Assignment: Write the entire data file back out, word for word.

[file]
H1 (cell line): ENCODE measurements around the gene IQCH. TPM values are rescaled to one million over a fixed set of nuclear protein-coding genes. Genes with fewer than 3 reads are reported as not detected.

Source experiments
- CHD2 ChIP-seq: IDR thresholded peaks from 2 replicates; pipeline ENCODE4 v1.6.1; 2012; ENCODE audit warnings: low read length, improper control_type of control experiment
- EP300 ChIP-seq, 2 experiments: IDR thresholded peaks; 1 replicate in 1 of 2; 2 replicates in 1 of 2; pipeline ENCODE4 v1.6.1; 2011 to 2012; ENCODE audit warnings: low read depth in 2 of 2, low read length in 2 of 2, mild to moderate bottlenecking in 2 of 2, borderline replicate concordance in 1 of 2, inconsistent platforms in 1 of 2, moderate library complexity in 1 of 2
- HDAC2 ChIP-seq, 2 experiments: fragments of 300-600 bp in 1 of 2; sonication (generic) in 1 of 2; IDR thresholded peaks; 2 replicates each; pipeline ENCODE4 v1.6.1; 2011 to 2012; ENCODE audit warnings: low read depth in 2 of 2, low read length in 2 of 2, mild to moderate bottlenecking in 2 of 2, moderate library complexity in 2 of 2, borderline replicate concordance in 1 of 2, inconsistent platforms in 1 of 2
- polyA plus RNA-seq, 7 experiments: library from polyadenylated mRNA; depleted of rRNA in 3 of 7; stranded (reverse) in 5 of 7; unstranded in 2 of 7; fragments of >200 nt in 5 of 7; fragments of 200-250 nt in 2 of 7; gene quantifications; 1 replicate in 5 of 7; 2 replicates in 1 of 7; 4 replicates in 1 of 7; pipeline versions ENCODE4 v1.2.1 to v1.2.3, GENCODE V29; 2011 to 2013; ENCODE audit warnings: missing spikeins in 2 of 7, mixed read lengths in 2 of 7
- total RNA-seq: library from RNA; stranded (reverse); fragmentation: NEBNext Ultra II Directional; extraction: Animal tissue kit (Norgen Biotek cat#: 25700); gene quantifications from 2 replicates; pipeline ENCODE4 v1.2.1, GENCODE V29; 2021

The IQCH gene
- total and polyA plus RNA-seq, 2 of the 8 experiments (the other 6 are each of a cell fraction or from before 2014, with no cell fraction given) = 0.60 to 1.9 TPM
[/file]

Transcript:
H1 (cell line): ENCODE measurements around the gene IQCH. TPM values are rescaled to one million over a fixed set of nuclear protein-coding genes. Genes with fewer than 3 reads are reported as not detected.

Source experiments
- CHD2 ChIP-seq: IDR thresholded peaks from 2 replicates; pipeline ENCODE4 v1.6.1; 2012; ENCODE audit warnings: low read length, improper control_type of control experiment
- EP300 ChIP-seq, 2 experiments: IDR thresholded peaks; 1 replicate in 1 of 2; 2 replicates in 1 of 2; pipeline ENCODE4 v1.6.1; 2011 to 2012; ENCODE audit warnings: low read depth in 2 of 2, low read length in 2 of 2, mild to moderate bottlenecking in 2 of 2, borderline replicate concordance in 1 of 2, inconsistent platforms in 1 of 2, moderate library complexity in 1 of 2
- HDAC2 ChIP-seq, 2 experiments: fragments of 300-600 bp in 1 of 2; sonication (generic) in 1 of 2; IDR thresholded peaks; 2 replicates each; pipeline ENCODE4 v1.6.1; 2011 to 2012; ENCODE audit warnings: low read depth in 2 of 2, low read length in 2 of 2, mild to moderate bottlenecking in 2 of 2, moderate library complexity in 2 of 2, borderline replicate concordance in 1 of 2, inconsistent platforms in 1 of 2
- polyA plus RNA-seq, 7 experiments: library from polyadenylated mRNA; depleted of rRNA in 3 of 7; stranded (reverse) in 5 of 7; unstranded in 2 of 7; fragments of >200 nt in 5 of 7; fragments of 200-250 nt in 2 of 7; gene quantifications; 1 replicate in 5 of 7; 2 replicates in 1 of 7; 4 replicates in 1 of 7; pipeline versions ENCODE4 v1.2.1 to v1.2.3, GENCODE V29; 2011 to 2013; ENCODE audit warnings: missing spikeins in 2 of 7, mixed read lengths in 2 of 7
- total RNA-seq: library from RNA; stranded (reverse); fragmentation: NEBNext Ultra II Directional; extraction: Animal tissue kit (Norgen Biotek cat#: 25700); gene quantifications from 2 replicates; pipeline ENCODE4 v1.2.1, GENCODE V29; 2021

The IQCH gene
- total and polyA plus RNA-seq, 2 of the 8 experiments (the other 6 are each of a cell fraction or from before 2014, with no cell fraction given) = 0.60 to 1.9 TPM